That night he was abruptly awakened by the vision of a large cross (not a crucifix), quite distinct, at the foot of his bed. He tried to shake the vision, but couldn't. Later the next day, he felt compelled to stop at a Church (just to admire the artwork, he tells himself) when in the sanctuary he saw a vision Our Lady, tall, brilliant, her hands are outstretched, like those in the image of the Miraculous Medal. The entire experience takes moments, but is enough to make a lifelong convert out of Alphonse. Eleven days later he was baptized and received his first communion. Everyone who is anyone in Europe is there, for the news of Alphonse's conversion caused a great sensation. The following month the Vatican held a canonical process to investigate the circumstances surrounding the conversion, which is widely perceived as a confirmation by Heaven of the efficacy of the Miraculous Medal. Later, Ratisbonne entered a Jesuit order and became a priest, laboring among the Jews and Arabs in the Holy Land. He establishes orphanages and schools for poor children, builds the Church of the Ecce Homo, and lives a life of extraordinary sanctity. He dies at Ain Karem, reputed site of the Visitation. On his deathbed, he goes into ecstasy -- apparently seeing, one last time, the Lady of the Miraculous Medal.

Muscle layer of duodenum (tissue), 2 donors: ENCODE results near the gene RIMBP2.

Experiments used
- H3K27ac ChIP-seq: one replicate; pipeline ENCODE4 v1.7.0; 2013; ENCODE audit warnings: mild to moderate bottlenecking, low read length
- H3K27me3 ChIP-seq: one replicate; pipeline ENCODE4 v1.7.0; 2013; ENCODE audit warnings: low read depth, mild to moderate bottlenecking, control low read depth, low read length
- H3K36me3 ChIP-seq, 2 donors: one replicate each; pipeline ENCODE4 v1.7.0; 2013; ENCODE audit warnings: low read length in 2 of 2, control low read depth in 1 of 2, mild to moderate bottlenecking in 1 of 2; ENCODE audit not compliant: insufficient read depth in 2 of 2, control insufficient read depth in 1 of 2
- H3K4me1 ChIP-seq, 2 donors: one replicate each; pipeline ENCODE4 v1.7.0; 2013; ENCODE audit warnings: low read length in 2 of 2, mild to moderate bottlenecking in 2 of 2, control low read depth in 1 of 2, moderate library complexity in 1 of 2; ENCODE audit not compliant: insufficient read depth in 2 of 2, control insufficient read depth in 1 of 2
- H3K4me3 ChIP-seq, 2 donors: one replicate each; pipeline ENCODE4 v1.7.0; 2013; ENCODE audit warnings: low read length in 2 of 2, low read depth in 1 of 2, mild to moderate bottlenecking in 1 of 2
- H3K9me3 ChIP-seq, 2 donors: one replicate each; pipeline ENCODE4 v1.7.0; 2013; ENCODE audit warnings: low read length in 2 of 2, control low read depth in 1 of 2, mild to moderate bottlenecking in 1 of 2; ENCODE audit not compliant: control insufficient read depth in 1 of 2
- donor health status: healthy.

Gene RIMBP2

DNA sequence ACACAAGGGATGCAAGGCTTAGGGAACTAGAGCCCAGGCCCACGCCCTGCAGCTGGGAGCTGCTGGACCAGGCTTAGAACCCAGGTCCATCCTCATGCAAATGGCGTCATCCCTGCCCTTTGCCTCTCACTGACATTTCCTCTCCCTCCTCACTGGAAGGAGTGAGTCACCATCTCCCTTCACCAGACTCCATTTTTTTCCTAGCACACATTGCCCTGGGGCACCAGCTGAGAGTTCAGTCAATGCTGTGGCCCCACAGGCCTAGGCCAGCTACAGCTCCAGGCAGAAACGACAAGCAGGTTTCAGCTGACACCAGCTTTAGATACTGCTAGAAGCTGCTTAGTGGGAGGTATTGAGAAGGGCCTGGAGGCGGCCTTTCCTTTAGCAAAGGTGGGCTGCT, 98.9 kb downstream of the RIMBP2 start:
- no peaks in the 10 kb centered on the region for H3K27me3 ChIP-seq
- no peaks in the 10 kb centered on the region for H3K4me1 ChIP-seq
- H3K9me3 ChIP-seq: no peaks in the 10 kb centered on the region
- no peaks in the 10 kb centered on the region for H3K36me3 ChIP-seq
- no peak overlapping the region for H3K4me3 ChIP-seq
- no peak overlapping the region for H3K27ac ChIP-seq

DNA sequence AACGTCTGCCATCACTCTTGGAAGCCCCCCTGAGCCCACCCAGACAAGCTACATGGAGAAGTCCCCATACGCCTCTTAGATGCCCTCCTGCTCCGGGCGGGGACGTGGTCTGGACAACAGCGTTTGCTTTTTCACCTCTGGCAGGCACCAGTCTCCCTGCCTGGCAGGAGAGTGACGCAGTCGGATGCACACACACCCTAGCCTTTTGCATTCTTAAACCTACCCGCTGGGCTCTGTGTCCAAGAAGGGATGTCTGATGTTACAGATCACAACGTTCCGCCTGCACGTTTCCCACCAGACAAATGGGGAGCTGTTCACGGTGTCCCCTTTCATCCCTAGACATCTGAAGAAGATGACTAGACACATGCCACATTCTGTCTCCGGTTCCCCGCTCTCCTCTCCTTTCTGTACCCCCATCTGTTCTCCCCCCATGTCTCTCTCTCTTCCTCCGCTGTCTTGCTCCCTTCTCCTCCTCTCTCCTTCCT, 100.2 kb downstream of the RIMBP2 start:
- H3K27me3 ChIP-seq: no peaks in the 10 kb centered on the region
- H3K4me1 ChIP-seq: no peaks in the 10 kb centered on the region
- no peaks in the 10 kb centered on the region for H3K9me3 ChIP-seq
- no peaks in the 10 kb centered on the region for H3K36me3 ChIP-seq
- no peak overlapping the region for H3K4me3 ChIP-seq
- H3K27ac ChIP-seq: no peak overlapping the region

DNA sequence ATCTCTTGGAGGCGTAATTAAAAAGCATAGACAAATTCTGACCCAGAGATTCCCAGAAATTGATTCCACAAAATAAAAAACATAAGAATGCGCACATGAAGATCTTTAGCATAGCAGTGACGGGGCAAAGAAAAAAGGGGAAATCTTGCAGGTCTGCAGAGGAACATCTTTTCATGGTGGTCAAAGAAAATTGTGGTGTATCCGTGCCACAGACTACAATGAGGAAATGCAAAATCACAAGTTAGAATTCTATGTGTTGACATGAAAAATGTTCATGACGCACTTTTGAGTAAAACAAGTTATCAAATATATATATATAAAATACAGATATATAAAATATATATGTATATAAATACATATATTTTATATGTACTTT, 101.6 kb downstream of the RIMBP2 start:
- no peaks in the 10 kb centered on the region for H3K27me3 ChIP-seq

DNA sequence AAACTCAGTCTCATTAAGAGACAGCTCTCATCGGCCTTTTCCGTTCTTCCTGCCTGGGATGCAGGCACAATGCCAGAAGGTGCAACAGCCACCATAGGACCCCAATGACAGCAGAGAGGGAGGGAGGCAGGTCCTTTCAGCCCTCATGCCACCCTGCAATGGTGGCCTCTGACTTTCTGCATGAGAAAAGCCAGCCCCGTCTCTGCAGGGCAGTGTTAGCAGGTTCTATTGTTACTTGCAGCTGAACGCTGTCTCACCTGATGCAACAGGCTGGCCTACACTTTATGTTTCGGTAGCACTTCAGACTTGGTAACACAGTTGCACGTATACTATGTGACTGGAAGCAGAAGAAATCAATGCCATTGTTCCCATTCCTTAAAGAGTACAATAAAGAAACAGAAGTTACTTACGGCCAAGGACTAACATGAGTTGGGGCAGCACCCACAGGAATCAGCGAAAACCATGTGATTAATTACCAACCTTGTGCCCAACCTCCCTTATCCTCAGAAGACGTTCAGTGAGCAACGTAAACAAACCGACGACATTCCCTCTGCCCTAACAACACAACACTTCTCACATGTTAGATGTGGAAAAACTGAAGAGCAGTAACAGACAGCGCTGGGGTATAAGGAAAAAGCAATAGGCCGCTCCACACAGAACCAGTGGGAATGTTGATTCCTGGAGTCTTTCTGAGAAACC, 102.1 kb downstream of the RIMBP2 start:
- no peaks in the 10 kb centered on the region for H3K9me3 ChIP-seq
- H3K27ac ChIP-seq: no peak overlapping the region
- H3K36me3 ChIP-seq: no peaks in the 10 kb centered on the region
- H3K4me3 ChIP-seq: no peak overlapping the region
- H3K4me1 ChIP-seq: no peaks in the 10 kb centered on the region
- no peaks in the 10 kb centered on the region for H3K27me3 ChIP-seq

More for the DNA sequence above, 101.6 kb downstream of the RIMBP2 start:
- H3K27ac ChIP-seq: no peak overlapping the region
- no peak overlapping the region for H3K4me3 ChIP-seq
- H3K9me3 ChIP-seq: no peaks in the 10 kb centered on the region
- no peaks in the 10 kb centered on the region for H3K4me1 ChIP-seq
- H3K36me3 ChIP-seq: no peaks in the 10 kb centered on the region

Thank you, StrictCatholicGirl!
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#23
(05-17-2010, 07:58 PM)Servus_Maria Wrote: How so? Something like the resurrection of Christ seems to require this leap to faith as there are no proofs that Christ really did rise from the dead, only the testimony of the gospels.

Testimony is evidence. In fact, in most courts of law it is basically the only evidence accepted to prove something. Even physical exhibits must be verified and entered into evidence via testimony. The testimony of the many who witnessed the Ressurection must have been credible since the faith spread so fast that the persecuted sect of a persecuted religion through that witness overcame the most powerful empire in the world.